Defense

May 29, 2012

Guard, Reserve leaders discuss budget issues

by Amaani Lyle
American Forces Press Service

The military’s reserve components remain ready and capable despite budget cuts and their transition from a strategic to operational force, senior National Guard and Reserve officials told the Senate Appropriations Committee’s defense subcommittee May 23.

As the drawdown continues in Afghanistan, the Guard and Reserve will maintain deployment-ready units undeterred by force structure changes such as the Air National Guard’s end strength reduction by 5,100 billets and aircraft inventory reduction by 134 aircraft, Gen. Craig R. McKinley, the National Guard Bureau chief, told the senators.

For example, McKinley said, the Air National Guard’s partnership with more than 60 foreign countries has strengthened the component’s military capacity and competence.

Lt. Gen. Harry M. Wyatt III, the Air National Guard director, said 22 partner nations have provided 11,000 troops to Afghanistan, and 40 partner nations have provided more than 31,000 personnel in support of U.N. peacekeeping operations. Last year, Guard Airmen filled about 54,000 requests for manpower, he added, noting that 91 percent of those requests were fulfilled with volunteers.

Wyatt said the Air National Guard’s budget request priorities were to align force size and composition to be flexible, agile and ready with a focus on new missions, such as the MC-12 Liberty and remotely piloted aircraft. He added that other high priorities included maintaining a combat-ready force able to quickly surge and integrate seamlessly in joint operations while rearranging units impacted by the base closure and realignment process and recent programming changes.

“I am highly confident that the authorized Marine Corps (Reserve) end strength of 39,600 is appropriate for providing us with the personnel required to support the total force during active component build-down,” he said.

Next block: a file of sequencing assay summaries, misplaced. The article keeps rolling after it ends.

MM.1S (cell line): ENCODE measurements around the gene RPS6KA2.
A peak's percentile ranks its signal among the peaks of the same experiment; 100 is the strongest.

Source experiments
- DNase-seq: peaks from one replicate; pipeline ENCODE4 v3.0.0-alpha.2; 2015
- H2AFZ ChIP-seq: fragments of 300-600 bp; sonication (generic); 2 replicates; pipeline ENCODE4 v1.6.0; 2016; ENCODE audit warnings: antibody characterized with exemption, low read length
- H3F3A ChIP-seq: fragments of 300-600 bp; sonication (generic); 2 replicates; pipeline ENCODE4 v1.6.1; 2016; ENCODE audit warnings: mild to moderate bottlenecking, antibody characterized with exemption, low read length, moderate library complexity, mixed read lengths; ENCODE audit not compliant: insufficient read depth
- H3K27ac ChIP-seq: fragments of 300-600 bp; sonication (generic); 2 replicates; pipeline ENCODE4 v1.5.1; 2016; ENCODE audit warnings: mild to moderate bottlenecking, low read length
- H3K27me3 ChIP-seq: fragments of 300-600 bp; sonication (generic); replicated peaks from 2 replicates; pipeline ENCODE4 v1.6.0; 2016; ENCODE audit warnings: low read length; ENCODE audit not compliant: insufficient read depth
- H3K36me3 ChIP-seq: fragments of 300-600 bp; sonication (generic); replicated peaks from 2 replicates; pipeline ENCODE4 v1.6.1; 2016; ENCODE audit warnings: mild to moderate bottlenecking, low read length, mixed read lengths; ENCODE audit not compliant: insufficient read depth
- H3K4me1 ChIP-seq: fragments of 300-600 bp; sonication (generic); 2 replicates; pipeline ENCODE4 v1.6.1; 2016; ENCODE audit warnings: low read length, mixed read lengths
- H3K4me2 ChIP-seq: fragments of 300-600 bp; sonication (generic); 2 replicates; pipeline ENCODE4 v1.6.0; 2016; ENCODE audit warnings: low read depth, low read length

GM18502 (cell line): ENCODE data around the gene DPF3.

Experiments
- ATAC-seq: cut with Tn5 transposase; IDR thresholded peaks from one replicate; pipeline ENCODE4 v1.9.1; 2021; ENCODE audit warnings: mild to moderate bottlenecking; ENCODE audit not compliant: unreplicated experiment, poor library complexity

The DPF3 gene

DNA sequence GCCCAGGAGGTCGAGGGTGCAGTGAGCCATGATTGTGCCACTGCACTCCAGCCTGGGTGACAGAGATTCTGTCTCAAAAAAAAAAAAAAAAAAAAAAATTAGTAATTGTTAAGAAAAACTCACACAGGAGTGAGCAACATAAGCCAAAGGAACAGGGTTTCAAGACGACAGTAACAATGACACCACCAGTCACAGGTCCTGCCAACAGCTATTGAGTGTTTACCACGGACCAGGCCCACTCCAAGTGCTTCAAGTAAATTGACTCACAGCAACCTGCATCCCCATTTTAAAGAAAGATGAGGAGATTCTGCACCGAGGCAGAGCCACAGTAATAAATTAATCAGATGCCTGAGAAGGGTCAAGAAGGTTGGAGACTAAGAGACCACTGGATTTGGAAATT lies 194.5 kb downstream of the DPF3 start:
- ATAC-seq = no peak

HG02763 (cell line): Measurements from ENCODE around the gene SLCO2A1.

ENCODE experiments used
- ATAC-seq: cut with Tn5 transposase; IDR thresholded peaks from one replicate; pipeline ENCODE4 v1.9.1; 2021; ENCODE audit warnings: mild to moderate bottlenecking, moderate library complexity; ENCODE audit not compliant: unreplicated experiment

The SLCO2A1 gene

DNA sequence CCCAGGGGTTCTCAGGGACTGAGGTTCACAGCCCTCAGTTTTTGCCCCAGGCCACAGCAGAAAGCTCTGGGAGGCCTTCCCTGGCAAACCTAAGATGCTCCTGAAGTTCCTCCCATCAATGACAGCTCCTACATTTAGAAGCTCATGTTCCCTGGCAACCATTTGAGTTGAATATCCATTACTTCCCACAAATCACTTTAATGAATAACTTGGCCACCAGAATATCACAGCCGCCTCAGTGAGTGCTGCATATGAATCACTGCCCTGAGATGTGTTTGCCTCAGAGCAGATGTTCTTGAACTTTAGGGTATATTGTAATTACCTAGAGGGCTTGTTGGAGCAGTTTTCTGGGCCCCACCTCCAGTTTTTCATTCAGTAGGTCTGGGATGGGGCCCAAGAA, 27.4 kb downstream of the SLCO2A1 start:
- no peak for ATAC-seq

In the future, the Air Force Reserve may face personnel challenges, with a projected reduction of 900 personnel that Lt. Gen. Charles E. Stenner Jr., the Air Force Reserve chief, described as the “tip of the iceberg.”

“Our Reserve is losing trained personnel and taking on new missions,” he said. “The personnel losses are in specialties that are still essential to the total force and at the same time don’t easily transfer to newly assigned mission areas.”

Stenner noted that an aircraft maintainer with 17 years of experience cannot become a cyber warrior with 17 years of experience overnight. “With that perspective, the Air Force is actually losing the capability of 5,000 to 6,000 experienced and trained personnel, and that loss could seriously affect the strategic reserve posture,” he told the senators.

McKinley told the senators the reserve components have evolved from being a strategic reserve to an operational force over the last decade of war, and that should be the way of the future.

“During a time of constrained budgets, we should continue to be used as an operational force to ensure the nation is getting the most defense capability at the lowest cost,” McKinley said, adding that more than 50 percent of Guardsmen have combat experience.




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